Usually Saturdays around our clinic in East Africa are somewhat relaxing. Like most other small clinics, ours is closed and most people know that by now. Therefore we sometimes rest, read, do some maintenance at the house and clinic, or make village visits. But this Saturday was definitely different.
It started fairly early. At 6:45 one of employees called saying he was ready to travel and needed to see me. I went up to give him his transport money and say goodbye for the last time. He had been with us for a long time. It was difficult. After that, I talked to several of my friends around the clinic, and then returned home to eat and listen to BBC news on the radio. I found Michele giving a local child an injection of Quinine for serious malaria. We were encouraged that after the third injection, the child was better and was now moving on to syrup for medication.
Around 9 a.m. someone with a severe case of asthma showed up. Our nurse Agnes, who has great skill with asthmatics, and I went up to the clinic. The elderly patient was struggling to breathe and had fear in her eyes. Our doctor was away that Saturday, but our nurse did a wonderful job. After about an hour she was breathing normally and very happy and grateful. I believe that God was praised in this situation.
At 11 a.m. I received a call from a friend who had brought a very sick person to the clinic gate. This time Michele and I went. The woman was vomiting and in much pain. After an initial examination Michele turned to me and said, “Go get the car, NOW!” I obeyed, because of the look, TOV, and because I didn’t want another person to die or almost die in my car like a few days before. I asked Michele and Agnes to pray as we left, and in the car I asked God to help us to make it to the hospital on time. We were in town in 35 minutes where I delivered the patient to the regional hospital. They took her back quickly, and I left hoping and believing she would be okay.
I ate lunch in Tanga and returned slowly over the rough road. I did some computer work and mowed for 2 and half hours into the dark; we received a real American lawn mower in an ocean container a few months ago, and I use it in certain areas around the house and clinic. It was kind of fun, but I was tried. Michele prepared a great dinner and we went to sleep around 9:30.
It was at exactly 11 p.m. when I was awakened by a call from our night guard at the clinic. There was a pregnant woman at the gate. After finding out our on-call nurse midwife was out of town, it was decided that Michele, Agnes and I go up. Her condition however was very serious. She had tried to get a car to the closest hospital but failed and came here. Michele and Agnes examined her and decided she must be taken to the hospital (I was thinking, again!!!). This was the third emergency of the day. Michele, Agnes, the guard and the patient’s friend prayed for her while I ran for the car. Agnes thought it best to bring along a delivery kit though she was not due for 3 months. Then we were off again, this time at midnight on a very bad road in my 17 year old vehicle.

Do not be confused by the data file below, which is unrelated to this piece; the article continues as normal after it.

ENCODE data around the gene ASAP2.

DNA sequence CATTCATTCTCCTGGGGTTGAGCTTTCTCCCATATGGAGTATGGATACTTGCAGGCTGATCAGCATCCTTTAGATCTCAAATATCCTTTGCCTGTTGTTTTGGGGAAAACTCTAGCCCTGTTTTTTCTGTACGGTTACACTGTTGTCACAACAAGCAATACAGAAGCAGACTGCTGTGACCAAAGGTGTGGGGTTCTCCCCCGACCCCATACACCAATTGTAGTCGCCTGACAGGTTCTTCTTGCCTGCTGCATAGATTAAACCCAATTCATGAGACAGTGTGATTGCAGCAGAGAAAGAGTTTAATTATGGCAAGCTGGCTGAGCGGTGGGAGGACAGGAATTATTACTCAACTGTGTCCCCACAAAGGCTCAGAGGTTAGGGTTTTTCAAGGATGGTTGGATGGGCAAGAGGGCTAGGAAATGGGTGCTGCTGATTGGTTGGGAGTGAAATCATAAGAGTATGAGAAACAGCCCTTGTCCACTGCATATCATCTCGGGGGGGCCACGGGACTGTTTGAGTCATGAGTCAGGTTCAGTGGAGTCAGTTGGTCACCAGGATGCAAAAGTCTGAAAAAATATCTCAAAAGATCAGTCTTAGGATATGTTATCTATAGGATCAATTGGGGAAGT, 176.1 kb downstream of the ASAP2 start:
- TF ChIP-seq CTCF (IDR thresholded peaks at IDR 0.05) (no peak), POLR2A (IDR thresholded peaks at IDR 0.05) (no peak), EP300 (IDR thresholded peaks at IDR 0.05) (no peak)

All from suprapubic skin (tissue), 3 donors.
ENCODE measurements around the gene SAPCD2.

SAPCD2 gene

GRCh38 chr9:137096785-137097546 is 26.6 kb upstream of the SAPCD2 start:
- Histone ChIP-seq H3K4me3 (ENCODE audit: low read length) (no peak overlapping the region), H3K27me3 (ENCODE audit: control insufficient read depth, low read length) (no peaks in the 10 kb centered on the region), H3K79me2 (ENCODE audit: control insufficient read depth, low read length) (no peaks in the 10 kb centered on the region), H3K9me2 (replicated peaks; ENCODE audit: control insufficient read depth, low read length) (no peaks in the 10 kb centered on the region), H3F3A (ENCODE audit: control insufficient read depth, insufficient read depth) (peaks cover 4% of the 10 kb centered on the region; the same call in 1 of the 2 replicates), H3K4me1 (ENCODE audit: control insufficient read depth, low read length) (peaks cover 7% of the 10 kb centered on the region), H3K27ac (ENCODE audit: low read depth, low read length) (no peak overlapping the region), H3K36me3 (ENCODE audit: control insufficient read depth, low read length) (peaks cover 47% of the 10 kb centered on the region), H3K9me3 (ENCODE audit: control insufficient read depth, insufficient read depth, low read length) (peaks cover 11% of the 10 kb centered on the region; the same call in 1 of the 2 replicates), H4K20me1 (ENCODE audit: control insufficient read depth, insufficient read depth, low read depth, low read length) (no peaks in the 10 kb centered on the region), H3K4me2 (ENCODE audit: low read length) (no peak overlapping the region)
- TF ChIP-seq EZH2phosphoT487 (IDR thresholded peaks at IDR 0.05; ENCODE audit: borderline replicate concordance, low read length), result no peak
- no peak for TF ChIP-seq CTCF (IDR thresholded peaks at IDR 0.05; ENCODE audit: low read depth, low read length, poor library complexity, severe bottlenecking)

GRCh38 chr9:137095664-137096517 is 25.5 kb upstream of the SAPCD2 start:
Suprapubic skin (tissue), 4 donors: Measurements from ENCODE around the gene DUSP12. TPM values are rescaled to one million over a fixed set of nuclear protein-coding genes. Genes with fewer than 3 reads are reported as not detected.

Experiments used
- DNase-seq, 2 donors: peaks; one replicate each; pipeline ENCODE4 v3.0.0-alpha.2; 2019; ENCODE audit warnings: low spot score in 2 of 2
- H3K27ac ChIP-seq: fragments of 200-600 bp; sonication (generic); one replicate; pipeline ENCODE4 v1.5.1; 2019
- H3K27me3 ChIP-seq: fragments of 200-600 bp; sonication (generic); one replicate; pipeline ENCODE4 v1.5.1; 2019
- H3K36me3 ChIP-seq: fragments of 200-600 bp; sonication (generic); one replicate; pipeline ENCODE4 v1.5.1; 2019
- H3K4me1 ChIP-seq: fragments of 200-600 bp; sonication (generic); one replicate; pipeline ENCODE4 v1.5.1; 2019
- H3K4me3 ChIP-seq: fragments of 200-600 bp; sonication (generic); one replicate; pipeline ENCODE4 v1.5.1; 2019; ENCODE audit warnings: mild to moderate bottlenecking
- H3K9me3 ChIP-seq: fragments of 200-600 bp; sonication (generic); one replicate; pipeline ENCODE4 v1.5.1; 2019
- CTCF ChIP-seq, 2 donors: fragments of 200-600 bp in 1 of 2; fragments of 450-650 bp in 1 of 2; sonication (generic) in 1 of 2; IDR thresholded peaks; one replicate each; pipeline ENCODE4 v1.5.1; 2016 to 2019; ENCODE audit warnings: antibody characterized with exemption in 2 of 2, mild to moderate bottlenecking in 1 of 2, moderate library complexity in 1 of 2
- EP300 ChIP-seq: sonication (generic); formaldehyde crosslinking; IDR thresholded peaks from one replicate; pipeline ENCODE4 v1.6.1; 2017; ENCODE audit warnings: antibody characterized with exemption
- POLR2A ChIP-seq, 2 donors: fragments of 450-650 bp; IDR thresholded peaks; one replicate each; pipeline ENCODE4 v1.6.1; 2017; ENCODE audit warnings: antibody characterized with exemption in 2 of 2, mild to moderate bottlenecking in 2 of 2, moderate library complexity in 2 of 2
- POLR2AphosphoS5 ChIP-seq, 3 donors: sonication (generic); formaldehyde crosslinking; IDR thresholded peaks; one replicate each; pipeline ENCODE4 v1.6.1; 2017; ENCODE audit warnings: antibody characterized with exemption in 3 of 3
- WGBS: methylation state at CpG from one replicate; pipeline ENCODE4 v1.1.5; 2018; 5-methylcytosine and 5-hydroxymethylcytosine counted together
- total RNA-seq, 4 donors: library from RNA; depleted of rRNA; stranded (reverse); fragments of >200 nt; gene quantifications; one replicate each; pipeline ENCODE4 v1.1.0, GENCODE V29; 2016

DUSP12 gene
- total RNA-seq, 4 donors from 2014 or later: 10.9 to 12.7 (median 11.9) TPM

After 3 minutes in the car she started having severe pains, and I had to stop. One minute later in the back seat she gave birth. The baby just popped out still in the amniotic sac. Amazing! Michele and Agnes took charge and cared for the mother and baby right there in the car and on the dark road at 12 p.m. The whole ordeal was incredible to me. They did great under very difficult /dangerous circumstances. We quickly decided to take the anemic mother and premature baby on to the hospital for treatment. The road was terrible, but we arrived safely and checked them in. We were thankful they were both okay when we left. We made it back home safely, ate some bread, and went to bed at 1:30 a.m.
I was unfortunately awake for another hour. There was a loud marriage celebration going on in a nearby village just south of us and on the north side was the sound of loud drums (I put in my ear plugs). I found out later the drumming was an invitation to surrounding villagers, especially traditional medical men, to come to an annual traditional dance ceremony. I went over the next day (Sunday afternoon) to find out more about it, but that is another story.
What a day and what a night! Definitely an unusual Saturday, but all in all I believe God was glorified in all that happened that day!